The 1996 version of The Island of Dr. Moreau, starring Marlon Brando as mad scientist Dr. Moreau, gives you the gist of the 1896 book by H. G. Wells. Particulars change—scenes, characters, characterizations of characters—but the big picture remains the same. Moreau creates humans out of animals, which become hybrid Beast Folk, which turn on Moreau; thus (like Dr. Frankenstein), he is destroyed by his scientific experimentation, meant to advance humankind. In either case, it’s a horrifying narrative.

A movie is as memorable as its scenes, and there are several memorable scenes in this movie (although the movie got a very negative critical reception, receiving six nominations for the Razzie Awards—six!). In one such scene, the Beast Folk attack Dr. Moreau (Brando), after Moreau skillfully demonstrates types of music composition on the piano. The immediate visual contrast between the skillful piano-playing and the homicidal attack of the Beast Folk is stark; certainly, it got imprinted in my mind. Also memorable is a dinnertime scene in which Moreau calmly justifies his experiments to his horrified guest (or his captive?) Edward Douglas (David Thewlis). There’s an immediate stark contrast, this time between Moreau’s calm and Douglas’s outrage. Of honorable mention includes the opening scene that shows an engulfing expanse of ocean, and a closing montage of people behaving badly, very badly.

The movie version of The Island of Dr. Moreau does make unaccountable choices. For one, the island of the book is thoroughly and frequently described by H. G. Wells. In this way, the book is similar to Conan Doyle’s The Lost World, in which Nature is a main character. The island in the movie appears in detail only once, during Douglas’s attempted escape from Moreau’s compound, when there is clearly an obstacle course of waterfall, boulders, and marshy reeds. It looks, appropriately, like something out of “Survivor,” but only that one time. Also, like the 1992 movie version of the all-male book The Lost World, there is the addition of a young woman in the cast of this 1996 Island of Dr. Moreau, a hybrid of cat and human being named Aissa (Fairuza Balk). Although this change is made plausible, the presence of this Cat-Woman still feels awkward and gratuitous, providing a temporary “love interest” for the protagonist Edward Douglas. By the way, the protagonist in the book is named Edward Prendick. This isn’t an important name change, but it is the only name change, and it hardly seems necessary.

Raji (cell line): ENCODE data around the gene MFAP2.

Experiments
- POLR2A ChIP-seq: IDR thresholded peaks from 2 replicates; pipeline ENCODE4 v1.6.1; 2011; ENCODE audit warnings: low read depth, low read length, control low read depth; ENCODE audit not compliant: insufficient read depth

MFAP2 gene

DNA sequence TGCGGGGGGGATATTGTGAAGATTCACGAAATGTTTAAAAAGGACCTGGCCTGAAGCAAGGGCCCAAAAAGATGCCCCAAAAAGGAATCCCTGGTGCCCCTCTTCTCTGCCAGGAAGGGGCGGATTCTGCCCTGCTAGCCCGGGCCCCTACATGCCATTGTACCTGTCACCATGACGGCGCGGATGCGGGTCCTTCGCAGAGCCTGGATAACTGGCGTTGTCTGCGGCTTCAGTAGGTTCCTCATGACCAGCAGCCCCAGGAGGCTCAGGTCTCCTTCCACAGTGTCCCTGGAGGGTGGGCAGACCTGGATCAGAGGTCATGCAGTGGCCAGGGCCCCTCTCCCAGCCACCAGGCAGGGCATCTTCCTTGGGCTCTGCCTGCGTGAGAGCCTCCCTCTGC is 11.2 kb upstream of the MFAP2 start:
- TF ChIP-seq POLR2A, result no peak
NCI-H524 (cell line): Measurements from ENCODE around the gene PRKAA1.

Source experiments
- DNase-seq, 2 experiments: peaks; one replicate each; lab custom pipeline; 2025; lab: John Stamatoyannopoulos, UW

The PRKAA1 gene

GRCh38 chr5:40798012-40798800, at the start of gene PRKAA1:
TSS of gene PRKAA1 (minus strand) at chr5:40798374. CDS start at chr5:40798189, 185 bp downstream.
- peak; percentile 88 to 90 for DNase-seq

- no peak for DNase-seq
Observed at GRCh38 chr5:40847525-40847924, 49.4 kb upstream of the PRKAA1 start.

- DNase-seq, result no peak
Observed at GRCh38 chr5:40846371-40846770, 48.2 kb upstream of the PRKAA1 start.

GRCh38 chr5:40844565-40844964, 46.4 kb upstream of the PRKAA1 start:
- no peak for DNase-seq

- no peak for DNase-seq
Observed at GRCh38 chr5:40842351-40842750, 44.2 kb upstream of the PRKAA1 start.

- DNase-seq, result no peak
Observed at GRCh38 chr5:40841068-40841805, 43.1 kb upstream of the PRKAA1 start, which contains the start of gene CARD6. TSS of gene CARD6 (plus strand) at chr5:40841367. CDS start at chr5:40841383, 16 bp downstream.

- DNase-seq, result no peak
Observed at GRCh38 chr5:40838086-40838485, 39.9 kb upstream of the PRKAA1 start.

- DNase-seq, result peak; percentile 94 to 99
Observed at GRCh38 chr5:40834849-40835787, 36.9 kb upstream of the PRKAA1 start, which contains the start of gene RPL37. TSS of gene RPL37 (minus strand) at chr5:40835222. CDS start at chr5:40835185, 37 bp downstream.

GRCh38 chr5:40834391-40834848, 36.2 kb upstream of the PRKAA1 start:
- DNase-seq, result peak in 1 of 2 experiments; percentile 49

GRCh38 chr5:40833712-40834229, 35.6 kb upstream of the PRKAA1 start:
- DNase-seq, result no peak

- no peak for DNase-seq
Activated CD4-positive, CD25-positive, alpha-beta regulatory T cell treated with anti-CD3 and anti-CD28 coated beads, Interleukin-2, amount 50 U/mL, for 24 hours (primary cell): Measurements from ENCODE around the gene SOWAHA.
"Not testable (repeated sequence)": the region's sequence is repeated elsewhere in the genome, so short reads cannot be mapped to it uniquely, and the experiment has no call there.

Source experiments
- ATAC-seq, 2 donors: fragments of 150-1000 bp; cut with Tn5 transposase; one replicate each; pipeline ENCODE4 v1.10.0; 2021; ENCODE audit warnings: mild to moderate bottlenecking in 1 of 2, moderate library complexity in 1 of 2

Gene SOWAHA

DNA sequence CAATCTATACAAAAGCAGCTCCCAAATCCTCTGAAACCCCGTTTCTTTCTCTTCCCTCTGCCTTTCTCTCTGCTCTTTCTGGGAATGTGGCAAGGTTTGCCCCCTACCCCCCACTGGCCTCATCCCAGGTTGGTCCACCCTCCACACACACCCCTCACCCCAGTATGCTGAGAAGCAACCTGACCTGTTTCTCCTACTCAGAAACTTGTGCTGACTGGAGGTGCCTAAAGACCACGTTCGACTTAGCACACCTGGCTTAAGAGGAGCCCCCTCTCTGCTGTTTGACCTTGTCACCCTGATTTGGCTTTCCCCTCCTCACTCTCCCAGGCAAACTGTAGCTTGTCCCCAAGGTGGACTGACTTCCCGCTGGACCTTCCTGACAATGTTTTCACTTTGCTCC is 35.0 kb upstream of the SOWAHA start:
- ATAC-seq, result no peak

There are even odder aspects of this movie. It is odd that the Dr. Moreau of this movie received a Nobel Prize not long before his exile from the scientific community—a shocker that is never accounted for. It is odd that Edward Douglas can walk around with a gun for most of the movie—where did he find a gun, and how can he, essentially a prisoner, hold onto it? It is odd that the Beast Folk of the movie can clearly articulate their thoughts and desires; it is beyond odd that they know how to use assault rifles. At movie’s end, it’s a big surprise that a raft suddenly appears to take Edward Douglas off the island; in the book, construction of a raft is a long and arduous process for unmechanical Edward Prendick. All of these are significant flaws.

Still, I wouldn’t give the movie a Razzie, which has significant strengths. Among them is the characterization of Moreau’s assistant, Montgomery (Val Kilmer), who is progressively less clothed, as he descends into madness. At the very end, all that can be seen of him is a dangling naked leg. As Montgomery, Kilmer adeptly portrays a mix of arrogance and folly. As Moreau, Brando is chillingly matter-of-fact. These two performances carry the otherwise flawed movie.

Granted, this 1996 movie version of The Island of Dr. Moreau diverges from the 1896 book. Reputedly, the 1977 movie version, starring Burt Lancaster as Dr. Moreau, fares better. Nevertheless, this version is—as it should be—chilling.


Thomas Gagnon has published essays and reviews in Wilderness House Literary Review and alternative literary blog, The Boston Area Small Press and Poetry Scene. He has published articles about art exhibits in South End News and poetry in cross-disability literary journal Breath and Shadow.